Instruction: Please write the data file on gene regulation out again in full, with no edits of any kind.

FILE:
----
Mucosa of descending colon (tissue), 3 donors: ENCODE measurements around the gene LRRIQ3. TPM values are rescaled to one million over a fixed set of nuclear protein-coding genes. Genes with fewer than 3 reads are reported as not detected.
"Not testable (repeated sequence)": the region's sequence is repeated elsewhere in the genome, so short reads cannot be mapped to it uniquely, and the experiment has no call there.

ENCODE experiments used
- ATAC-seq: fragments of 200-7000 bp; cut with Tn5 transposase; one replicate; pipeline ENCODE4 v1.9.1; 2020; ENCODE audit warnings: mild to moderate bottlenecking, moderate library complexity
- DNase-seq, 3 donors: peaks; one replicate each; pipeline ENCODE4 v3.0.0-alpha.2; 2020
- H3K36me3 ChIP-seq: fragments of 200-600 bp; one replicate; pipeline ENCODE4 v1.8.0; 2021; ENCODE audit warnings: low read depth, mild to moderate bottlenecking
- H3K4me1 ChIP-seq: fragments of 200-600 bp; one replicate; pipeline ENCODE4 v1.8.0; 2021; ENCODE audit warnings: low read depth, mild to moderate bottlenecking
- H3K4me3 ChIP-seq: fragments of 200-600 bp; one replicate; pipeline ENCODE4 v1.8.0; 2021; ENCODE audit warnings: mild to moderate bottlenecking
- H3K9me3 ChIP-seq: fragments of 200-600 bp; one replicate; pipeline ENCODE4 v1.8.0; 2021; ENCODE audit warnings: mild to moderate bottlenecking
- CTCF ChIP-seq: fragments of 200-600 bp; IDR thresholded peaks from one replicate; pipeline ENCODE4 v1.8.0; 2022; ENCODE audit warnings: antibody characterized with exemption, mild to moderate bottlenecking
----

Mucosa of descending colon (tissue), 3 donors: ENCODE measurements around the gene LRRIQ3. TPM values are rescaled to one million over a fixed set of nuclear protein-coding genes. Genes with fewer than 3 reads are reported as not detected.
"Not testable (repeated sequence)": the region's sequence is repeated elsewhere in the genome, so short reads cannot be mapped to it uniquely, and the experiment has no call there.

ENCODE experiments used
- ATAC-seq: fragments of 200-7000 bp; cut with Tn5 transposase; one replicate; pipeline ENCODE4 v1.9.1; 2020; ENCODE audit warnings: mild to moderate bottlenecking, moderate library complexity
- DNase-seq, 3 donors: peaks; one replicate each; pipeline ENCODE4 v3.0.0-alpha.2; 2020
- H3K36me3 ChIP-seq: fragments of 200-600 bp; one replicate; pipeline ENCODE4 v1.8.0; 2021; ENCODE audit warnings: low read depth, mild to moderate bottlenecking
- H3K4me1 ChIP-seq: fragments of 200-600 bp; one replicate; pipeline ENCODE4 v1.8.0; 2021; ENCODE audit warnings: low read depth, mild to moderate bottlenecking
- H3K4me3 ChIP-seq: fragments of 200-600 bp; one replicate; pipeline ENCODE4 v1.8.0; 2021; ENCODE audit warnings: mild to moderate bottlenecking
- H3K9me3 ChIP-seq: fragments of 200-600 bp; one replicate; pipeline ENCODE4 v1.8.0; 2021; ENCODE audit warnings: mild to moderate bottlenecking
- CTCF ChIP-seq: fragments of 200-600 bp; IDR thresholded peaks from one replicate; pipeline ENCODE4 v1.8.0; 2022; ENCODE audit warnings: antibody characterized with exemption, mild to moderate bottlenecking